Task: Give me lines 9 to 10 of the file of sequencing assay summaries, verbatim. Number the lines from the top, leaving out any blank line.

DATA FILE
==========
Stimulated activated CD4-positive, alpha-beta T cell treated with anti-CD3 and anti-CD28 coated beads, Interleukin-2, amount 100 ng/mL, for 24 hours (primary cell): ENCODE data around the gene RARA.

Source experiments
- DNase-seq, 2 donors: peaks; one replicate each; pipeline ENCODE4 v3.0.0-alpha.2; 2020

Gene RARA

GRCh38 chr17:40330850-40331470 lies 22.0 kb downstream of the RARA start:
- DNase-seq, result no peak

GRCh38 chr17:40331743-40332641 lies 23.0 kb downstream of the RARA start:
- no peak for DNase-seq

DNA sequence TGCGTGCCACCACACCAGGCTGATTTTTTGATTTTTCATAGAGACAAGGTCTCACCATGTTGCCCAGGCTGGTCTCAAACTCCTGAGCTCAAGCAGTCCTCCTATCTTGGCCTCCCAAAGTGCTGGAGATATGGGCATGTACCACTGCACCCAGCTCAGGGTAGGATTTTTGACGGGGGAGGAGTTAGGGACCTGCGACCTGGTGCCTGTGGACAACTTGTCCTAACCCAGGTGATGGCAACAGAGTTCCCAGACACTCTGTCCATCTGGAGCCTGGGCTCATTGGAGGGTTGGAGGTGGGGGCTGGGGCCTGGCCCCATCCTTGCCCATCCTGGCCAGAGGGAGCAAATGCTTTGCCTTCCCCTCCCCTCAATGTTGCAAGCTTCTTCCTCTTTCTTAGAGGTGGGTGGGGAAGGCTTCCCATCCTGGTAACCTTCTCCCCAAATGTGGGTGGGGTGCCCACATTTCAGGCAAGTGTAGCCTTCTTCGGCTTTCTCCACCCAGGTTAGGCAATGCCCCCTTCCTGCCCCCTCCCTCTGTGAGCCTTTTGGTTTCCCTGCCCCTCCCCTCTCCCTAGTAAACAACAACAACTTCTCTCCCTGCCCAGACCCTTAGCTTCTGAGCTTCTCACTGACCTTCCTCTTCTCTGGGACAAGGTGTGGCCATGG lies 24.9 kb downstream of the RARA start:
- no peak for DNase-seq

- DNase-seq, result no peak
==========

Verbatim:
DNA sequence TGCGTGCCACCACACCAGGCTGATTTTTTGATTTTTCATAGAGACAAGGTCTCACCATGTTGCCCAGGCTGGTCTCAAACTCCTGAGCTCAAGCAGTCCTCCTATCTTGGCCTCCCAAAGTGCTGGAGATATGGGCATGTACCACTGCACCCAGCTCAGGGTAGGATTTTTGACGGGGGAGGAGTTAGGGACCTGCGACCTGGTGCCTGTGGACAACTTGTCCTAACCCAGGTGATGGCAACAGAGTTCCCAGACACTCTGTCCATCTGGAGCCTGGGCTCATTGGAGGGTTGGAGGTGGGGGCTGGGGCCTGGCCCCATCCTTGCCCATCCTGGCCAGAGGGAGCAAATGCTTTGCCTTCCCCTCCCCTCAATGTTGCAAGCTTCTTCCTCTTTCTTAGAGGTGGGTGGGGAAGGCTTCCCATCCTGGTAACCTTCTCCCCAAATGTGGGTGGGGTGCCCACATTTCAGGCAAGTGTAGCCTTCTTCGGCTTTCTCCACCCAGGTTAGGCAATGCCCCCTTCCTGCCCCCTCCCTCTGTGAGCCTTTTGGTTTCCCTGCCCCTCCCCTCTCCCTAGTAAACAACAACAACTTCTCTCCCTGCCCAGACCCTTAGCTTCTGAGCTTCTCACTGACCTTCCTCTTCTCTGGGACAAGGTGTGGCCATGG lies 24.9 kb downstream of the RARA start:
- no peak for DNase-seq